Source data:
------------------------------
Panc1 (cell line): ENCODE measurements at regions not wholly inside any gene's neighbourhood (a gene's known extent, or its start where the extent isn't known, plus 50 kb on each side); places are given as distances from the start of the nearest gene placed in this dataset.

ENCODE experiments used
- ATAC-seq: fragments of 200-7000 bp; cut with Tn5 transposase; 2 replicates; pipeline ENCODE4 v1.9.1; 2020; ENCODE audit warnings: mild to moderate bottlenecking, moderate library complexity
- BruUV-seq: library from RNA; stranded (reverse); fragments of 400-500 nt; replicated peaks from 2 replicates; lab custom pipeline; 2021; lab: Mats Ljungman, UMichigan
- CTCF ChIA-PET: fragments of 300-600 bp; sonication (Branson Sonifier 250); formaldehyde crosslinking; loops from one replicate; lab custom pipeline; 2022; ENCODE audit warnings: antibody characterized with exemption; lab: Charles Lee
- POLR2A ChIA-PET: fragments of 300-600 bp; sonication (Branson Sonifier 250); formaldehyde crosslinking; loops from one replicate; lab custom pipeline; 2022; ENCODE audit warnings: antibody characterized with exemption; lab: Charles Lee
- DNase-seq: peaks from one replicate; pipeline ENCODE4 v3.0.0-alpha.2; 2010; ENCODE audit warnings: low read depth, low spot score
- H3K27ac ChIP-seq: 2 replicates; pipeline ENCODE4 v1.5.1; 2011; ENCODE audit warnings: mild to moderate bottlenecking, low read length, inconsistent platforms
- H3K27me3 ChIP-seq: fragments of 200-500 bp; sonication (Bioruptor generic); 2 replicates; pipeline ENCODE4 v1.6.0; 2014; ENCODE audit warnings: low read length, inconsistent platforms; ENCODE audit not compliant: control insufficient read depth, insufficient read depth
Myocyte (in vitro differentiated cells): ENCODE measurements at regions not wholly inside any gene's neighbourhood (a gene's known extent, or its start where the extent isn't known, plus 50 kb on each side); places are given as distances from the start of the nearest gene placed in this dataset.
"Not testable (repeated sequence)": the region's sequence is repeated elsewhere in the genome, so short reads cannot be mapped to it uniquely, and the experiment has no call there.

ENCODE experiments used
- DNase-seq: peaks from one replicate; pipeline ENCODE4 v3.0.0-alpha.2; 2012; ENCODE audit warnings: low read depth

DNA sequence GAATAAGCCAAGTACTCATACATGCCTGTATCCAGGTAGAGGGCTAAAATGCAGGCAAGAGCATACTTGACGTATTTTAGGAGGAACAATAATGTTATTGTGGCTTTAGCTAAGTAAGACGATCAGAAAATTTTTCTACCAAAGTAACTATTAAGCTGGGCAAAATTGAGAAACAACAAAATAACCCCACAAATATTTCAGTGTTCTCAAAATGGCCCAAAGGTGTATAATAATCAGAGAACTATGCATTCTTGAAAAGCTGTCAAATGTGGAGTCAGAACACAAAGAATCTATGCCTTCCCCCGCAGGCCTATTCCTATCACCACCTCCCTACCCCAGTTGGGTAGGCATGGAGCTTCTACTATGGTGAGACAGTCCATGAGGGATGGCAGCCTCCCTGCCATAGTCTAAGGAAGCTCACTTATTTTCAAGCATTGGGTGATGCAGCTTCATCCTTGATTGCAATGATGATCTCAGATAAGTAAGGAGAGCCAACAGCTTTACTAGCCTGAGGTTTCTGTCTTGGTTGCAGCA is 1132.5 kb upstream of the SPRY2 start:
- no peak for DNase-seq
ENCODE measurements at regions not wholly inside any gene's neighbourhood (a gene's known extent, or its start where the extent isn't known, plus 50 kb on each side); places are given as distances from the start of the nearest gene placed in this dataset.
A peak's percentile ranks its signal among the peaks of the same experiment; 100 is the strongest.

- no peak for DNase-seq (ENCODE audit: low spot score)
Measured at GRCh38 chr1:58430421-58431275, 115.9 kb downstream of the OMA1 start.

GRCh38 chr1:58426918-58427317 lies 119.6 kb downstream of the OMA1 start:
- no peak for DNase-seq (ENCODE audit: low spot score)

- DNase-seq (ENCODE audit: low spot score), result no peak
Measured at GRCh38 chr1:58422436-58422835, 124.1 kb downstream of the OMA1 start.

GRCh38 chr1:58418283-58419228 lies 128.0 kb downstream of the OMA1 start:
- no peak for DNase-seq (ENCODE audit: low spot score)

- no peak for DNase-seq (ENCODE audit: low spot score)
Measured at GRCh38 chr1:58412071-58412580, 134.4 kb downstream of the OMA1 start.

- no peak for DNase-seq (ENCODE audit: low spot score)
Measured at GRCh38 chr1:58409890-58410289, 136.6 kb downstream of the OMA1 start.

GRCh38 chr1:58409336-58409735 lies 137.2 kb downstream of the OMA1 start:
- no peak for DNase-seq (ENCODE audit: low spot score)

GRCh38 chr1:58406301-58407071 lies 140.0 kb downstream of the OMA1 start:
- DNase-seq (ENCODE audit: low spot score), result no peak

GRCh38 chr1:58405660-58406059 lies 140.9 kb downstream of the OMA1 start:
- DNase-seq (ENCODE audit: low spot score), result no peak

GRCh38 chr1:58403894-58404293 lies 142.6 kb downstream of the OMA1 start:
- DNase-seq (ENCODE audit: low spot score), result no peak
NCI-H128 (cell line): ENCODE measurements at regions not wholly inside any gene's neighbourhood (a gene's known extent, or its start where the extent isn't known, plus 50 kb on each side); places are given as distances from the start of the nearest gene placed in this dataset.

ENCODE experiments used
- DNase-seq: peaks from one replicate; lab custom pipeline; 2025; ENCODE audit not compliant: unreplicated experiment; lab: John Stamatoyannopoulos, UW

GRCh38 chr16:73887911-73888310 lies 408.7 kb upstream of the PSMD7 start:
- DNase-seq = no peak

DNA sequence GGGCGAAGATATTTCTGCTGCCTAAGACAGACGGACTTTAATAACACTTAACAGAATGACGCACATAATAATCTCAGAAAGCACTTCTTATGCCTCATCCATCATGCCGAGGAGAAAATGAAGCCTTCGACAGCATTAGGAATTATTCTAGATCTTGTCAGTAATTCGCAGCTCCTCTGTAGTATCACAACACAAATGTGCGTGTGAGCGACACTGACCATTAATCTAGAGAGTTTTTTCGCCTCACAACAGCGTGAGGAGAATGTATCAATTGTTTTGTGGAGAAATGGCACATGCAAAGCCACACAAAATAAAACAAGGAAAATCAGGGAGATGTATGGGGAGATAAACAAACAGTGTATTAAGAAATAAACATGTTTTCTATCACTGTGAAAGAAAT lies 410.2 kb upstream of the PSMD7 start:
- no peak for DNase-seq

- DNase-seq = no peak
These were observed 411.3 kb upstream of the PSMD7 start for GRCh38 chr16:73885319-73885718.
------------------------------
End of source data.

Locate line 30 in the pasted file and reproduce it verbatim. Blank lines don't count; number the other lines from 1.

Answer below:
GRCh38 chr1:58409336-58409735 lies 137.2 kb downstream of the OMA1 start: